stations in Hungary – maybe misinformation propagated via social media
that there’s a train heading to a particular destination. Everybody
shows up, but in fact that information is false.
"There’s also information provided through social media that may
actually manipulate the public agencies, so that critical resources such
as clothing, food and water may be diverted to the wrong place for
political or other reasons. And safety is a big issue as well.
"If we have people out in the field tweeting, texting, taking pictures
and uploading them, they may not be looking out for their own safety and
may be putting themselves in danger.
"What I worry about a lot is that when you have multiple people feeding
in information to various sites – whether it’s Facebook or a
crowd-sourcing application – you can get a lot of disorganized
information. So it really requires thoughtfulness when using these
VOA: Are there roles for the public in general, or
in this case the Syrian refugees in particular, to play in social media,
or should they just leave it to the emergency responders?
Wells: "I think that much of the information that
comes from the field from those actually involved can be incredibly
valuable, as long as the public health agencies or others are using the
"That’s where you get real-time imaging. For example, the powerful image
of the young boy who drowned went around the world within minutes and
mobilized many governments to respond. For those involved on the ground,
we can’t expect them to follow particular rules.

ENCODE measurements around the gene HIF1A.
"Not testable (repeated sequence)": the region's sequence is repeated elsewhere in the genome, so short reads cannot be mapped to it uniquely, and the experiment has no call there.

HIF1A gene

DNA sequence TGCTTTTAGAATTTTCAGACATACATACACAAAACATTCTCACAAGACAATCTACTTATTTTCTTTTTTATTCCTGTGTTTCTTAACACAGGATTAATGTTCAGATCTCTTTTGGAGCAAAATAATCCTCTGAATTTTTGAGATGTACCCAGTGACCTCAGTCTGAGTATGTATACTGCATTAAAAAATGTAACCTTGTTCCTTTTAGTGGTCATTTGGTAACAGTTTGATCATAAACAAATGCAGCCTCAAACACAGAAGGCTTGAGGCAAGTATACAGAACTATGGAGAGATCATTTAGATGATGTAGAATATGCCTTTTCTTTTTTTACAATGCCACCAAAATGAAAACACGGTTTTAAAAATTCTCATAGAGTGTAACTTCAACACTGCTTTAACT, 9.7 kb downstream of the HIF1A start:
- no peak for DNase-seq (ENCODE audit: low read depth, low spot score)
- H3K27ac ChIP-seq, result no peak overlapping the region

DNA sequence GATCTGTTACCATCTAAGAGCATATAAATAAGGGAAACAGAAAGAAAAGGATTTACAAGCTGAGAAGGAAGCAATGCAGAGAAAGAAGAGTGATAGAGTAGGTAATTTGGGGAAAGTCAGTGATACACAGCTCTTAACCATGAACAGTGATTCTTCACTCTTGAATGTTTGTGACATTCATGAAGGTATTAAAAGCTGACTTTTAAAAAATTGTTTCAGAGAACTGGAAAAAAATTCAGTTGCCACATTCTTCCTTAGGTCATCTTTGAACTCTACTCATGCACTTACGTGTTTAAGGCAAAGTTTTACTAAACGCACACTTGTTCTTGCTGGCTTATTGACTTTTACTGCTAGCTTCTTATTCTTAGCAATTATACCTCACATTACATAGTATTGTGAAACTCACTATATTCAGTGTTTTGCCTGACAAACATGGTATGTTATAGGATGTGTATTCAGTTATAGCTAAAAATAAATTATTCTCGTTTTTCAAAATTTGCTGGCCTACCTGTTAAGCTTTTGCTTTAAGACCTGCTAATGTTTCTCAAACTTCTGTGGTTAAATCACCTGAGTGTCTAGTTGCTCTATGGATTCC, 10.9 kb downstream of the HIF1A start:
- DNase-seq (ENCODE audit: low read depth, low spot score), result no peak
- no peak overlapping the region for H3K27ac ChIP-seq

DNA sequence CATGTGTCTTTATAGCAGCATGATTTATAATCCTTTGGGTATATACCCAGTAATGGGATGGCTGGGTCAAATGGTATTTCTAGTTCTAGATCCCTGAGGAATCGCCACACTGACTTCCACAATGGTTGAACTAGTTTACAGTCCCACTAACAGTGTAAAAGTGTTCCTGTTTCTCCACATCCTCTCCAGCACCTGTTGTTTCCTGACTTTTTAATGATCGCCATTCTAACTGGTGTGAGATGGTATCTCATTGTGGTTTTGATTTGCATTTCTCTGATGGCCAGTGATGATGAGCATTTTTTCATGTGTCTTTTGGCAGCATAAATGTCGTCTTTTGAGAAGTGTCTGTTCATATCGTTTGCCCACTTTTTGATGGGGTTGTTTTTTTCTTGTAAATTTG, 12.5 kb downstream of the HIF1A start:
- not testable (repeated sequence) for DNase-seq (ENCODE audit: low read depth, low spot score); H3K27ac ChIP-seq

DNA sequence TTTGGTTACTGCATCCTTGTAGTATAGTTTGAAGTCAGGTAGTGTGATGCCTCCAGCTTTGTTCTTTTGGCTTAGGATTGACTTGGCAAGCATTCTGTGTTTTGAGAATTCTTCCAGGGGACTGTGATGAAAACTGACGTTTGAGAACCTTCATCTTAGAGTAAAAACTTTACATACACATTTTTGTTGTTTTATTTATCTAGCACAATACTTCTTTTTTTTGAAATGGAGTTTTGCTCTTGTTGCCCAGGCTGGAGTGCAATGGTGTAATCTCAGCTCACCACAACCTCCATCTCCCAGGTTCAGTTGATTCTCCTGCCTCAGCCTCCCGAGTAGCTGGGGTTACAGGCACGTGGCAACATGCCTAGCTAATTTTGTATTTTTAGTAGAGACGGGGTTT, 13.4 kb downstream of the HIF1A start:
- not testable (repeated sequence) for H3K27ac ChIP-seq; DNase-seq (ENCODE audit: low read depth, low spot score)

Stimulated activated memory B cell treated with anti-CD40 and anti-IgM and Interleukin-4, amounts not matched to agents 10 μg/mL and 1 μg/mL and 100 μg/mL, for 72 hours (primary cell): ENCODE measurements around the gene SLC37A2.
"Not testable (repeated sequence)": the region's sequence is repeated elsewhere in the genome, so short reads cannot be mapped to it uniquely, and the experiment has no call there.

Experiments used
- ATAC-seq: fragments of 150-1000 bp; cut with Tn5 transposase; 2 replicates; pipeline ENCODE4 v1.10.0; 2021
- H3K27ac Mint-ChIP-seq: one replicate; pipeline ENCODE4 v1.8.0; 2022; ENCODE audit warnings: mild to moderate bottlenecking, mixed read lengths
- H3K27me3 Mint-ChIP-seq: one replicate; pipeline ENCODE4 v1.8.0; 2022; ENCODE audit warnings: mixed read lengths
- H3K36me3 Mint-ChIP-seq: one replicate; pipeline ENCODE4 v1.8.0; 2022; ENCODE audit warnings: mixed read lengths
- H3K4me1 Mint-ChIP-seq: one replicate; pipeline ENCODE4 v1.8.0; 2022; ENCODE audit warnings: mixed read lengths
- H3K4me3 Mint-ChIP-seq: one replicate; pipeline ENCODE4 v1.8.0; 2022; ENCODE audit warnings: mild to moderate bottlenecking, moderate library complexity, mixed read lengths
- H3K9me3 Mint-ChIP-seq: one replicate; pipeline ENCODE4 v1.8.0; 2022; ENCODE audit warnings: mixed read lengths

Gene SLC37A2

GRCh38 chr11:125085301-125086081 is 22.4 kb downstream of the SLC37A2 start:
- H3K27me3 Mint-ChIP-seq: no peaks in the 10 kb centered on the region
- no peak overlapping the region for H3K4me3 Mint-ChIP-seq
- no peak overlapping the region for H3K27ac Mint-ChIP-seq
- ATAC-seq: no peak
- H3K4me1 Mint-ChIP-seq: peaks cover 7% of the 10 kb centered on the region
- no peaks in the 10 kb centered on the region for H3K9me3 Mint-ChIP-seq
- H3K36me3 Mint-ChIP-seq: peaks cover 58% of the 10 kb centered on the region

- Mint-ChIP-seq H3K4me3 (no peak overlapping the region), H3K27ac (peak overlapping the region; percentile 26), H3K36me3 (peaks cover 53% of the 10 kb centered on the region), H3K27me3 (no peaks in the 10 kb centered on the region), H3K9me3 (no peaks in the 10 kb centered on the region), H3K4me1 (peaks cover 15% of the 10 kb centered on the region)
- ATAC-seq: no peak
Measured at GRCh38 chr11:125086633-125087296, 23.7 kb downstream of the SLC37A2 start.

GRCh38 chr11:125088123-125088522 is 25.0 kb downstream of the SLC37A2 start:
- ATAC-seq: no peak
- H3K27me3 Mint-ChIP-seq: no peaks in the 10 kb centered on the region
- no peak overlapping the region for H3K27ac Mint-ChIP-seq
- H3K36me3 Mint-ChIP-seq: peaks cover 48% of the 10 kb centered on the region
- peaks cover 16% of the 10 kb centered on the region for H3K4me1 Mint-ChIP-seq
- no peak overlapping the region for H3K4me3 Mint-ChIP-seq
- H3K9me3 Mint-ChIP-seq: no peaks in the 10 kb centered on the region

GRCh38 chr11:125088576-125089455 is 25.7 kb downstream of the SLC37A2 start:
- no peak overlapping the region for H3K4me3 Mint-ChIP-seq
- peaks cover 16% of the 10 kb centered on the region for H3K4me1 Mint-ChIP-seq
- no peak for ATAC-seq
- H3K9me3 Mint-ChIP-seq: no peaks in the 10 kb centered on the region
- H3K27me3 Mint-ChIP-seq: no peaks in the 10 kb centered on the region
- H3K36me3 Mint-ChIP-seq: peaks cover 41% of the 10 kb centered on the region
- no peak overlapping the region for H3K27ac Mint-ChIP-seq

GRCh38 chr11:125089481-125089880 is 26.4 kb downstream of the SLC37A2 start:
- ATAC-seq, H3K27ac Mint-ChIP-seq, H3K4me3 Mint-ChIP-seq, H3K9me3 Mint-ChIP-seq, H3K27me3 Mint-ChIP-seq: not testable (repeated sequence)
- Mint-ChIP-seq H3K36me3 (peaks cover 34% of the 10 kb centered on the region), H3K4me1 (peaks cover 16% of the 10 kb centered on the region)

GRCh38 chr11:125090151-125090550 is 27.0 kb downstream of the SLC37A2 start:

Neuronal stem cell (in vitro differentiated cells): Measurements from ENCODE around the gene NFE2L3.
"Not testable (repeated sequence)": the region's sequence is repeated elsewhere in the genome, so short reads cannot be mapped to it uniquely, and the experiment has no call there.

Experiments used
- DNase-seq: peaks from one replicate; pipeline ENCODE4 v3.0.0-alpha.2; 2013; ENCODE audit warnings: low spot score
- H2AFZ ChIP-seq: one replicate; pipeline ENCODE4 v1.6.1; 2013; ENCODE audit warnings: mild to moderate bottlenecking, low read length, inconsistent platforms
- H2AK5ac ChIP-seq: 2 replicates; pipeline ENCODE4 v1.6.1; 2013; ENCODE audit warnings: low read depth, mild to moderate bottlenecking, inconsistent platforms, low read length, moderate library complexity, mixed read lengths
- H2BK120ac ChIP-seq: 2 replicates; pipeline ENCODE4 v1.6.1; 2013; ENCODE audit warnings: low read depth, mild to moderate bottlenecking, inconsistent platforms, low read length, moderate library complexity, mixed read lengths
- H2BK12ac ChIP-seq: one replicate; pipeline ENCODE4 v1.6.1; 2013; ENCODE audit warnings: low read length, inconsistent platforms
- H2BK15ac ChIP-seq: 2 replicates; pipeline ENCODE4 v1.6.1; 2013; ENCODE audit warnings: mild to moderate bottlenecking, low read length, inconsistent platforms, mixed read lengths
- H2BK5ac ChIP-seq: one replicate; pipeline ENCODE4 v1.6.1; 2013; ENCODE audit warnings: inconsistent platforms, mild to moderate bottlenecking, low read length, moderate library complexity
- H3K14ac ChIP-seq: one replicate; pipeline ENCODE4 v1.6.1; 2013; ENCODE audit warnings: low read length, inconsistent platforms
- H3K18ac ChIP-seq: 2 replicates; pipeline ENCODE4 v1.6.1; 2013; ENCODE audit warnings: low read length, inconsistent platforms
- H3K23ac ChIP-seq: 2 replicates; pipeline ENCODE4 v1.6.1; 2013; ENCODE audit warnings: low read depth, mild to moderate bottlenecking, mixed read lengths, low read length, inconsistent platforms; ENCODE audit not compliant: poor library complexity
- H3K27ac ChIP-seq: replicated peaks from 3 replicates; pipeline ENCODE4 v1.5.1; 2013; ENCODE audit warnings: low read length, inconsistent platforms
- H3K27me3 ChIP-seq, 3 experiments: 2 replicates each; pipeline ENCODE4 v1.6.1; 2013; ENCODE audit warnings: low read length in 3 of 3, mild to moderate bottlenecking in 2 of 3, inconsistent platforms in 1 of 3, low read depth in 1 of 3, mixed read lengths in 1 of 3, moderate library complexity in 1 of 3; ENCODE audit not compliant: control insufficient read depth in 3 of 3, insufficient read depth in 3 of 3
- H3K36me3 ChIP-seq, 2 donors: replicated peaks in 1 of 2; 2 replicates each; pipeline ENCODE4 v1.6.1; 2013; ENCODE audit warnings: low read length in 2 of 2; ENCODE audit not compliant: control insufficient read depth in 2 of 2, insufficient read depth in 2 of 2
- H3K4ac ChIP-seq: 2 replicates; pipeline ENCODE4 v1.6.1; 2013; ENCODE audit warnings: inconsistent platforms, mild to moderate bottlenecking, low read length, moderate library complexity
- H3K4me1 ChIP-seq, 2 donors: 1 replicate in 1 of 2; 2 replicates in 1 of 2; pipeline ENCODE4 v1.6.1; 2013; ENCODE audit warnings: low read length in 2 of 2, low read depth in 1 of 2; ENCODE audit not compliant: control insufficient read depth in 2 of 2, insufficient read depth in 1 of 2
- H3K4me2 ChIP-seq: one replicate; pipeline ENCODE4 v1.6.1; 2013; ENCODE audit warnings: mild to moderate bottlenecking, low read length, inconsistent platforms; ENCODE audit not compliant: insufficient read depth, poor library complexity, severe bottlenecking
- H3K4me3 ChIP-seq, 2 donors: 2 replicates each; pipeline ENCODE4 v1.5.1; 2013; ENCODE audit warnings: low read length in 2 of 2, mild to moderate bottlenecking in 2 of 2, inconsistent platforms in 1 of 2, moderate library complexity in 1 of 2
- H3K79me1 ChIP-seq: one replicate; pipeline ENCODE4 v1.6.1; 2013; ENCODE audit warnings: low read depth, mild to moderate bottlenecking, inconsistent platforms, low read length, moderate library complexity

"I think they’re going to do what they can to help themselves and share
information with their loved ones. What responders can do at the
governmental level is to coordinate the information from them. But I
heartily encourage the use of this kind of information and activity."
VOA: What are some of the tools or techniques, would
you imagine, that public health and emergency responders in Europe are
using right now?
Wells: "I can’t speak to the many, many different
countries and agencies involved, but what would be really interesting is
to get the governmental information out there into the social media
"For example, actively participating in the Facebook and Twitter feeds
that the refugees are using to provide solid, reliable information and
develop a reputation within that social media landscape – that’s a big
"If you just observe and don’t participate, then I think the information
won’t get to where it needs to go, which is to those people that are
attempting these very difficult travels across national borders."
VOA: In general, how well prepared are emergency aid
organizations in using social media and apps; and if they’re not where
they should be, what do they need?
Wells: "Well, social media is something I only began
to teach about a few years ago, and it’s fairly new to many in graduate
public health schools. But it’s becoming a very active science at this
"I find that as younger graduate students move into the field and
governmental agencies, they’re taking with them these technical skills
that they’re so familiar with. I know that now, with the public health
agencies I work with in the U.S., it’s quite common for us to use this
Twitter, Facebook, or other social media accounts to access information
as quickly as we can."